Metabolic Engineering for Acetate Control in Large Scale Fermentation

  • Yong TaoEmail author
  • Qiong Cheng
  • Alexander D. Kopatsis
Part of the Methods in Molecular Biology book series (MIMB, volume 834)


Escherichia coli is the most commonly used microorganism for production of recombinant proteins for different applications. Acetate accumulation during aerobic growth on glucose has significant negative impact on recombinant protein production in Escherichia coli. Various strategies, such as process and genetic approaches have been developed to limit acetate formation to increase the productivity of recombinant proteins. We developed a strategy to combine inactivation of pyruvate oxidase (poxB) and over-expression of acety-CoA synthetase (acs) in E. coli K strain for controlling acetate accumulation. A recombinant peptide was expressed and produced in the engineered strains with a very low acetate ­formation in a 10-L fermentation process.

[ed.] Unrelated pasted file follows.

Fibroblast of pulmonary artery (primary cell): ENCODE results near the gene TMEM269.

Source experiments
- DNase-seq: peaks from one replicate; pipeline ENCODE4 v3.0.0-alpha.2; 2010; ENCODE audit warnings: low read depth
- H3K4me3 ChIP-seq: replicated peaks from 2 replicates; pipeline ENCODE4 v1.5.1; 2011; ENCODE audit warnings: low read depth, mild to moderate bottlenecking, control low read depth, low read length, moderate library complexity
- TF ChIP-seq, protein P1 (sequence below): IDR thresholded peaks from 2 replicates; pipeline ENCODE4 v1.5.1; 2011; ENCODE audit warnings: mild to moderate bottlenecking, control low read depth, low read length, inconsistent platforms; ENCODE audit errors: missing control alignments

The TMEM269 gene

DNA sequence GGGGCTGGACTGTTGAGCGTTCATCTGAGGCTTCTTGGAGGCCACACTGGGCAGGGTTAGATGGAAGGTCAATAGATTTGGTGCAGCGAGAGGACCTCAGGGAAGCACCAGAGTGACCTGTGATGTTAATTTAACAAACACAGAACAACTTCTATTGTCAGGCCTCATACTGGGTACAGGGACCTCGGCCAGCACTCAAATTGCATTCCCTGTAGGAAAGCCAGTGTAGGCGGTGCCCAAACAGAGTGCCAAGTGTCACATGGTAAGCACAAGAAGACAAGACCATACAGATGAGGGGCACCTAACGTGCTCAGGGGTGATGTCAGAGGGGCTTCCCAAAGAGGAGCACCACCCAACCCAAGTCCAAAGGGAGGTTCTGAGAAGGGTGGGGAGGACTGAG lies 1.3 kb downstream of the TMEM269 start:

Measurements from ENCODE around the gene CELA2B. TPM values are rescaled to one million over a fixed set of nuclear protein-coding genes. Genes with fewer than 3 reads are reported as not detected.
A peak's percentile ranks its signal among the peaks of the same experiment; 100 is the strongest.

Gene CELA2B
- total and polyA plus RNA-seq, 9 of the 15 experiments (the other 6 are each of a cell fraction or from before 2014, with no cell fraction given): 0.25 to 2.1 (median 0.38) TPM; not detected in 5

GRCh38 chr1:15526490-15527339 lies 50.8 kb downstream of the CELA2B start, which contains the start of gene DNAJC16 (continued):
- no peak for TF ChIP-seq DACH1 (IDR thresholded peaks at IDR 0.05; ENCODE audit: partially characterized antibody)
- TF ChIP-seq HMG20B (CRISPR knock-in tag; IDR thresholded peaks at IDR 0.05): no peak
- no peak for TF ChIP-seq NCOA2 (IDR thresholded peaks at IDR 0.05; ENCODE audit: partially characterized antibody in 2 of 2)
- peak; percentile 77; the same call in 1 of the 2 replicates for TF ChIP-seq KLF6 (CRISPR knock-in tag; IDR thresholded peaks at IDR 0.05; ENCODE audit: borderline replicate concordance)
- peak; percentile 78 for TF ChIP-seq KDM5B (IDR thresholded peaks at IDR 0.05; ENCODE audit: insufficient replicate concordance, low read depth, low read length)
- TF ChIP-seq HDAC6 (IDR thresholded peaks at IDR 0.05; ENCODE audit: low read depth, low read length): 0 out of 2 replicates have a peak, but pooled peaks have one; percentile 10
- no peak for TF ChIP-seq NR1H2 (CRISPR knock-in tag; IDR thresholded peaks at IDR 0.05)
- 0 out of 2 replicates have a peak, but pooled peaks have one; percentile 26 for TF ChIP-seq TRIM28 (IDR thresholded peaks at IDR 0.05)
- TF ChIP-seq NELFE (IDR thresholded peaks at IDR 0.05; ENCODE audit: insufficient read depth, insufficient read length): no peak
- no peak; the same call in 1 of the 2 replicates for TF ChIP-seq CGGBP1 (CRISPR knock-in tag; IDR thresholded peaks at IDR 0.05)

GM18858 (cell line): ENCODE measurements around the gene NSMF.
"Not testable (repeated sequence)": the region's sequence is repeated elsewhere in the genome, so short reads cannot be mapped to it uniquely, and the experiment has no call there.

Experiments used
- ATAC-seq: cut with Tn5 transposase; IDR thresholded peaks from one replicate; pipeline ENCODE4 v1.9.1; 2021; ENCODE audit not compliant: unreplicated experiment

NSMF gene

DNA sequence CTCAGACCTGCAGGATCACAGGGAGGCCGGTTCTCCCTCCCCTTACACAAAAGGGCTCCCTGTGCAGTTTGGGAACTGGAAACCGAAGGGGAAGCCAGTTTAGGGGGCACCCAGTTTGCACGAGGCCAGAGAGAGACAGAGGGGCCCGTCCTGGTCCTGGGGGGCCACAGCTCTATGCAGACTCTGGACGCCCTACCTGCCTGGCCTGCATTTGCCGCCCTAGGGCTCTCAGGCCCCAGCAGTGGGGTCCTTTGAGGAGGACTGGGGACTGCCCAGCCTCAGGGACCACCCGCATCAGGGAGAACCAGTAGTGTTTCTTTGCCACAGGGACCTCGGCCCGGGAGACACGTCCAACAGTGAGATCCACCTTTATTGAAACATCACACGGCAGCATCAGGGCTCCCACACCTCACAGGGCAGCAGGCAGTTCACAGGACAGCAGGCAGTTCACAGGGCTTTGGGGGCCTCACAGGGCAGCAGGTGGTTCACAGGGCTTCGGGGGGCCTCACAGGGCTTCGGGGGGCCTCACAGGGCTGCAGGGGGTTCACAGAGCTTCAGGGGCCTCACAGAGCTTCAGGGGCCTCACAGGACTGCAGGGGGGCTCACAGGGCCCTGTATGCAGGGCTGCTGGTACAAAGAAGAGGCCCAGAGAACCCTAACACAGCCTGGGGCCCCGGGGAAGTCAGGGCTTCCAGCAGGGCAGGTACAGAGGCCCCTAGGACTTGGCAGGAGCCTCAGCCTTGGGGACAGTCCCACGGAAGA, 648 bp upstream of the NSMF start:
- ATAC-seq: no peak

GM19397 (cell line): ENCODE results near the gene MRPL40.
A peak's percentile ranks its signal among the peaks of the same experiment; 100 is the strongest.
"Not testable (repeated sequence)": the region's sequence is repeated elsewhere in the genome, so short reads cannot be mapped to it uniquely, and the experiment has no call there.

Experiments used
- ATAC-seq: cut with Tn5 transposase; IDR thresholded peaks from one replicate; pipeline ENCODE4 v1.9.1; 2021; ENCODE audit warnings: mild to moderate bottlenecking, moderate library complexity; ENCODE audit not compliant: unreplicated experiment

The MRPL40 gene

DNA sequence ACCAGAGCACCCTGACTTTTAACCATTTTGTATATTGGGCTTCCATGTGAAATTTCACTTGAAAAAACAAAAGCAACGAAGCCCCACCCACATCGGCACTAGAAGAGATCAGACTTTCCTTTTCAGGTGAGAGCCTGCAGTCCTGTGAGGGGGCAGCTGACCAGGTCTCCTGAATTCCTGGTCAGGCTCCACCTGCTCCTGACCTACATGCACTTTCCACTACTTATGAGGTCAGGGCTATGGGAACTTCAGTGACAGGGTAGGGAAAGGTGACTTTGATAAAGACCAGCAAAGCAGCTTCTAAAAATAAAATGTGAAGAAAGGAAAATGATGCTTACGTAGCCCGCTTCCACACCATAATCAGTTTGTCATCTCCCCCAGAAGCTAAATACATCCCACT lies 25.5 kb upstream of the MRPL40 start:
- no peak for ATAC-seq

Key words

Acetate accumulation Recombinant protein Pyruvate oxidase Acetyl-CoA synthetase Metabolic engineering P1 transduction 



This work was done at DuPont. Yong Tao was responsible for engineering the poxB knockout; Qiong Cheng was responsible for engineering the acs overexpression; Alexander Kopatsis was responsible for fermentation evaluation. The authors thank Professor Barry Wanner for providing Lambda Red strains and plasmids used in this work. We also want to thank Timothy Schwartz, Qi Chen and Neal Perkins for their technical assistance.


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Copyright information

© Springer Science+Business Media, LLC 2012

Authors and Affiliations

  1. 1.Institute of MicrobiologyChinese Academy of SciencesBeijingChina
  2. 2.DuPont Central Research and DevelopmentWilmingtonUSA

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